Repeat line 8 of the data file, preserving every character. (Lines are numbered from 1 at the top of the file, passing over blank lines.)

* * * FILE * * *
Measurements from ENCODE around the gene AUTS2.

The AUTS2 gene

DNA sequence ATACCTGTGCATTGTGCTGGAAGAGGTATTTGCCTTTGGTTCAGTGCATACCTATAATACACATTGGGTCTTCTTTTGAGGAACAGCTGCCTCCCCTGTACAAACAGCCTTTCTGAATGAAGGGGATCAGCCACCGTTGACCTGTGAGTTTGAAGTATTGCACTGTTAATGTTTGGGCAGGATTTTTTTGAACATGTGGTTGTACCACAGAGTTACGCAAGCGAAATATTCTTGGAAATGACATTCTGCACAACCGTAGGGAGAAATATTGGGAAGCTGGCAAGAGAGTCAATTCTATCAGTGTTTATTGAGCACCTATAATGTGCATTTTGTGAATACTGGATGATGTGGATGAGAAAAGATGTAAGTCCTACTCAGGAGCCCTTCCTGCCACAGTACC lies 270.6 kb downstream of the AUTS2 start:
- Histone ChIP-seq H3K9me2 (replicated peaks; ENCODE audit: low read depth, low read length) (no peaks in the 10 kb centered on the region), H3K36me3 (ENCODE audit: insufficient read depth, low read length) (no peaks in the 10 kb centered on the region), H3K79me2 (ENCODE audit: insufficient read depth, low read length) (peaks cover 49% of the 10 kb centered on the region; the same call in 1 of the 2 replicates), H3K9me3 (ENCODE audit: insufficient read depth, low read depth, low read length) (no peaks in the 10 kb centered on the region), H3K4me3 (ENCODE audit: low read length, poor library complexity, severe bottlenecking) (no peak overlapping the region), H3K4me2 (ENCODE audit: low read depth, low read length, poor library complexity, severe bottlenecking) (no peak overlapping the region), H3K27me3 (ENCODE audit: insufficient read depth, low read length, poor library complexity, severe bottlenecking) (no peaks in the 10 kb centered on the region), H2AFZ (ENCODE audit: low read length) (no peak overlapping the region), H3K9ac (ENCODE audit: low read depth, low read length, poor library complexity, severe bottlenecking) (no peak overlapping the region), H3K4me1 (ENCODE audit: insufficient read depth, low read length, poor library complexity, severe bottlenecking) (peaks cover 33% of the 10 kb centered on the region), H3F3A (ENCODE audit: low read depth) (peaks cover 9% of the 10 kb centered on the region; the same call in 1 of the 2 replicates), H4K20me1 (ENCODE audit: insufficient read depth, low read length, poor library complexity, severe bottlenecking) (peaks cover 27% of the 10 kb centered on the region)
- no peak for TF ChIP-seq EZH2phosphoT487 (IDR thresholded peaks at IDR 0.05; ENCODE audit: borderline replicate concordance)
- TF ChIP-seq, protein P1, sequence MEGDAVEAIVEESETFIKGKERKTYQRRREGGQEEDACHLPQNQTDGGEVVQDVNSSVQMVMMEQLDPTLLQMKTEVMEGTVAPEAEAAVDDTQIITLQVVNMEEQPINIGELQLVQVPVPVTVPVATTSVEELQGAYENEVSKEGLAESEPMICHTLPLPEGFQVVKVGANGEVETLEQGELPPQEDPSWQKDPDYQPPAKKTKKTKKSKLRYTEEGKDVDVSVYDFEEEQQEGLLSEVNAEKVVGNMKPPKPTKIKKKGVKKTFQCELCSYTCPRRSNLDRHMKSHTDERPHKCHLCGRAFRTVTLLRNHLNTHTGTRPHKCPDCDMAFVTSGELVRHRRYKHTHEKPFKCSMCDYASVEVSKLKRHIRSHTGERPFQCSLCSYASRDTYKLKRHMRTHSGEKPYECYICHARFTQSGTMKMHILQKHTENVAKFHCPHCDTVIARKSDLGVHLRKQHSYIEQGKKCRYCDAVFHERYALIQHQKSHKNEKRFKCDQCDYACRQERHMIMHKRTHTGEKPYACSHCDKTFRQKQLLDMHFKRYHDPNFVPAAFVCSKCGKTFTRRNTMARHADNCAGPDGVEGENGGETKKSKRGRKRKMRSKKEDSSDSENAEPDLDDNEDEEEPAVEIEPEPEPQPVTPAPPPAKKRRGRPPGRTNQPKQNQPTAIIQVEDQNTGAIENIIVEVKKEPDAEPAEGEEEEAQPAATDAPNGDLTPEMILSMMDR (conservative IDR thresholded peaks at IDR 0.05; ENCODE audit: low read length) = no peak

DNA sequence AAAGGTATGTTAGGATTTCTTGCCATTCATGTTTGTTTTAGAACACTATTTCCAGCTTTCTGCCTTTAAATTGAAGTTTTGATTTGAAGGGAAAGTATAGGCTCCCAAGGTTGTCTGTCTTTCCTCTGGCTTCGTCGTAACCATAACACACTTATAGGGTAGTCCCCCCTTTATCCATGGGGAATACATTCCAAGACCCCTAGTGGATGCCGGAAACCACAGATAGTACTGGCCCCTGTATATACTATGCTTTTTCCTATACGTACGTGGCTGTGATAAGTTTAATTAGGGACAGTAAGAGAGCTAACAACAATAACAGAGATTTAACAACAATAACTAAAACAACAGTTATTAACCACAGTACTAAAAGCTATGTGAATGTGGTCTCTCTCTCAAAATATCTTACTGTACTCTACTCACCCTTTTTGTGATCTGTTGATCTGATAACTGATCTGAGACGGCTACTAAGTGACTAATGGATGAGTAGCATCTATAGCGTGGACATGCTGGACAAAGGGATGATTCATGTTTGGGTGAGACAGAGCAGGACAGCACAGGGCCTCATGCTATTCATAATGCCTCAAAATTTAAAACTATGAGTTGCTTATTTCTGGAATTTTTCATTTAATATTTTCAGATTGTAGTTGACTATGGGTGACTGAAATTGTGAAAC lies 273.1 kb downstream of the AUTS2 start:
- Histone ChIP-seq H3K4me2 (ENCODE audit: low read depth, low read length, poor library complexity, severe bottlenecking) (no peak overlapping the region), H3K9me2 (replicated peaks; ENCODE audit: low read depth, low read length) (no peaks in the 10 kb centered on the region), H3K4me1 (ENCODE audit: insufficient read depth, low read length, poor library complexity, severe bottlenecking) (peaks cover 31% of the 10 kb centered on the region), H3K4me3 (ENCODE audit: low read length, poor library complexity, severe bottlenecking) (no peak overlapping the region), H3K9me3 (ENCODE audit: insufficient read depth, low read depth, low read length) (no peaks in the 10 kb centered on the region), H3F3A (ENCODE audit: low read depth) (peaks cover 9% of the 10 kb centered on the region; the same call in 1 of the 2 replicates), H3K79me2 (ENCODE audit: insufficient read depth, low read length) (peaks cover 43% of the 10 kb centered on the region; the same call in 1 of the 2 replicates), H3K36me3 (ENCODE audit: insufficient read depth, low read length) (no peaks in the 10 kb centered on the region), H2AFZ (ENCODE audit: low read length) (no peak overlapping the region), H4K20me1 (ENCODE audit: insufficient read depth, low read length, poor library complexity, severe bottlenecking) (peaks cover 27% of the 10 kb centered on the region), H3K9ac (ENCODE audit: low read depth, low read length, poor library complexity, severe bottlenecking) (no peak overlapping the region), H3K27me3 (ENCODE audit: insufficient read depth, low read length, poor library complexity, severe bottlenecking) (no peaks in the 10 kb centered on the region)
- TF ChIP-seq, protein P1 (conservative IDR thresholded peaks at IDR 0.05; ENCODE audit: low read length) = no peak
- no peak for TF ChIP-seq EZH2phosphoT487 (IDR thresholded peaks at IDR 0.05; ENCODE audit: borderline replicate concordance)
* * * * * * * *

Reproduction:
- Histone ChIP-seq H3K4me2 (ENCODE audit: low read depth, low read length, poor library complexity, severe bottlenecking) (no peak overlapping the region), H3K9me2 (replicated peaks; ENCODE audit: low read depth, low read length) (no peaks in the 10 kb centered on the region), H3K4me1 (ENCODE audit: insufficient read depth, low read length, poor library complexity, severe bottlenecking) (peaks cover 31% of the 10 kb centered on the region), H3K4me3 (ENCODE audit: low read length, poor library complexity, severe bottlenecking) (no peak overlapping the region), H3K9me3 (ENCODE audit: insufficient read depth, low read depth, low read length) (no peaks in the 10 kb centered on the region), H3F3A (ENCODE audit: low read depth) (peaks cover 9% of the 10 kb centered on the region; the same call in 1 of the 2 replicates), H3K79me2 (ENCODE audit: insufficient read depth, low read length) (peaks cover 43% of the 10 kb centered on the region; the same call in 1 of the 2 replicates), H3K36me3 (ENCODE audit: insufficient read depth, low read length) (no peaks in the 10 kb centered on the region), H2AFZ (ENCODE audit: low read length) (no peak overlapping the region), H4K20me1 (ENCODE audit: insufficient read depth, low read length, poor library complexity, severe bottlenecking) (peaks cover 27% of the 10 kb centered on the region), H3K9ac (ENCODE audit: low read depth, low read length, poor library complexity, severe bottlenecking) (no peak overlapping the region), H3K27me3 (ENCODE audit: insufficient read depth, low read length, poor library complexity, severe bottlenecking) (no peaks in the 10 kb centered on the region)